“What If We Just Let Aging In Place Happen?”

Enjoying a cup of coffee, each other, and their home as they age in place in familiar surroundings.


We don’t need to be intentional about aging in place?

Aging in place is a very simple, intuitive process that does not require any advance planning, thought, or formal commitment. In fact. It happens whether we acknowledge it or not. We can plan for it, and many people do. However, many do not. We can make a formal decision and declaration to those around us, or we can just allow it to happen.

Aging in place simply means that we continue living in our current home indefinitely. This is our final home, and we like living in it. Barring any catastrophic health issue that would interrupt or interfere with our plans, we aim to continue living in our current home. This can be either a formal or informal decision, but this is the essence of aging in place. Thousands and possibly millions of people around the world are doing it.

It’s more possible now than ever

Aging in place, whether we know and identify with this label or not, is more feasible and achievable now than at any other time in recent memory. We can remain independent in our own homes as long as we are able, and then family, professional caregivers, or health care providers that come into our homes to assist us can mean that we get to stay at home.

We can move in with family, as many people have done in the past and continue to do to avoid moving into an institutional setting, but most of us now have the ability to remain in our own homes. This likelihood should become even more common in future years. People don’t want to leave their home with its comfortable and familiar surroundings, and largely they won’t need to do so.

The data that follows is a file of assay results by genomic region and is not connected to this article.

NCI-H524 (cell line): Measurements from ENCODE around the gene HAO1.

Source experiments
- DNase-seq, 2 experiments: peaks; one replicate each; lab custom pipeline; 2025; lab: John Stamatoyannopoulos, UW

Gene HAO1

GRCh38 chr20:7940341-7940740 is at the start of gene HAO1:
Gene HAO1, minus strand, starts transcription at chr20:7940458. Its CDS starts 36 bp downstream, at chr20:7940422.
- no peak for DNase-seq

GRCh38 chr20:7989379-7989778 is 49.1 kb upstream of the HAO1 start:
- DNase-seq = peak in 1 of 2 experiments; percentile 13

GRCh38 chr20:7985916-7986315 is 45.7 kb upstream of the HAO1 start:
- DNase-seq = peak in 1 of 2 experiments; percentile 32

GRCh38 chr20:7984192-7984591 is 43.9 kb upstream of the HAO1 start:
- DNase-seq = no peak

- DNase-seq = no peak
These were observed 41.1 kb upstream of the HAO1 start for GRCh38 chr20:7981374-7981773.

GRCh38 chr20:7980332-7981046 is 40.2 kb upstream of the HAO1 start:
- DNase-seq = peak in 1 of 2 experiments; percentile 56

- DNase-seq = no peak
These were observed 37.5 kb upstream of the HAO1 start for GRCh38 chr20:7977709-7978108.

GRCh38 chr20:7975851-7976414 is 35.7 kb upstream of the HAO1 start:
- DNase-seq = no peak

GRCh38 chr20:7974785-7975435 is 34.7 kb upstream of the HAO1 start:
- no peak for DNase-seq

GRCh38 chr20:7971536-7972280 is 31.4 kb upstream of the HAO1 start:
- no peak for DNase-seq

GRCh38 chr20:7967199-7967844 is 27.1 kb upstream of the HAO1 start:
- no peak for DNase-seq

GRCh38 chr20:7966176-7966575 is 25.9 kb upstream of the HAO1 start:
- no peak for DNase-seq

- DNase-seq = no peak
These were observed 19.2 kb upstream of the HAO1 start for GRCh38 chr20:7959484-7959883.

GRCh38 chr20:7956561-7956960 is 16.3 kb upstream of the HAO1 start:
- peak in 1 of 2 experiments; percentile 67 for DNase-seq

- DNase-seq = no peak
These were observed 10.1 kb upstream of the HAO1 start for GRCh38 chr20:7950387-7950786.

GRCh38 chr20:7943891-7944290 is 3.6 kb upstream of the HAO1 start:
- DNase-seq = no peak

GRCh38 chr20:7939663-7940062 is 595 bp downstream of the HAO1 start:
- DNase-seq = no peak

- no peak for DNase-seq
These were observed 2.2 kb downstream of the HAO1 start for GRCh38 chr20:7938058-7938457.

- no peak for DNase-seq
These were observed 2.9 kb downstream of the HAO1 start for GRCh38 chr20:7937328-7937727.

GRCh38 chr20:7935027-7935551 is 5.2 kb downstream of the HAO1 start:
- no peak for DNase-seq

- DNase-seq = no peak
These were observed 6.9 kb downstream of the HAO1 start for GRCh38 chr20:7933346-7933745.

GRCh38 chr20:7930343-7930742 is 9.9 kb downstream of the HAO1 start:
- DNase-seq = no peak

The alternatives

What are the alternatives to aging in place? There are a few, but all of them require giving up the independence we have treasured our entire lives – the ability to do what we wanted when we wanted to, within the parameters of legal, moral, and ethical guidelines. Of course, some people are going to be more limited in what they can do physically. They still are able to reside in familiar surroundings, doing things for themselves, or having family or professionals coming to the homes to assist them.

Living at home and aging in place does not imply that someone should be in denial about getting older and dealing with age-related changes in their physical, sensory, or cognitive abilities. It does mean that they can remain where they are and adjust to these changes to keep going.

We can choose – on our own or with outside help coming into our living space to be with us on an occasional or regular basis – to remain in our long-term home where we are familiar with what our home affords us in terms of comfort, accessibility, convenience, safety, and peace-of-mind. Or, we can decide that we should move in with family or into some type of congregate or managed care facility to have extra built-in help when we need it.

No level of expectation

Unlike other activities that we look forward to pursuing in life that generally correspond to attaining a certain age or reaching a particular stage of life, aging in place for what we think of as the retirement years (age 65 and beyond) has no specific rules or guidelines. We know that aging in place has no such age parameters, but this is a common focus.

It’s expected by society, family, friends, and what we have come to embrace, that we will start school at age 5 or 6 (generally), that we will graduate from high school, and that we will go on to college, technical school, start a business, or begin working for an employer. Along the way, we will find one or more apartments or homes to occupy (rented or purchased). That process continues for most of our adult life. Then what happens? We keep going in the jobs we have been doing, venture into something else, or we retire.

However, should we retire (or reach the traditional retirement age but continue to work), there are no rules or standards as to how we are to go about our so-called retirement days. There may be expectations that we have acquired from others as to what is considered to be normal or expected behavior, but there are no rules to follow. No manuals or handbooks.

We are free to make up our own rules as we go along aging in place and adapt to what life brings our way.

Share with your friend and colleagues!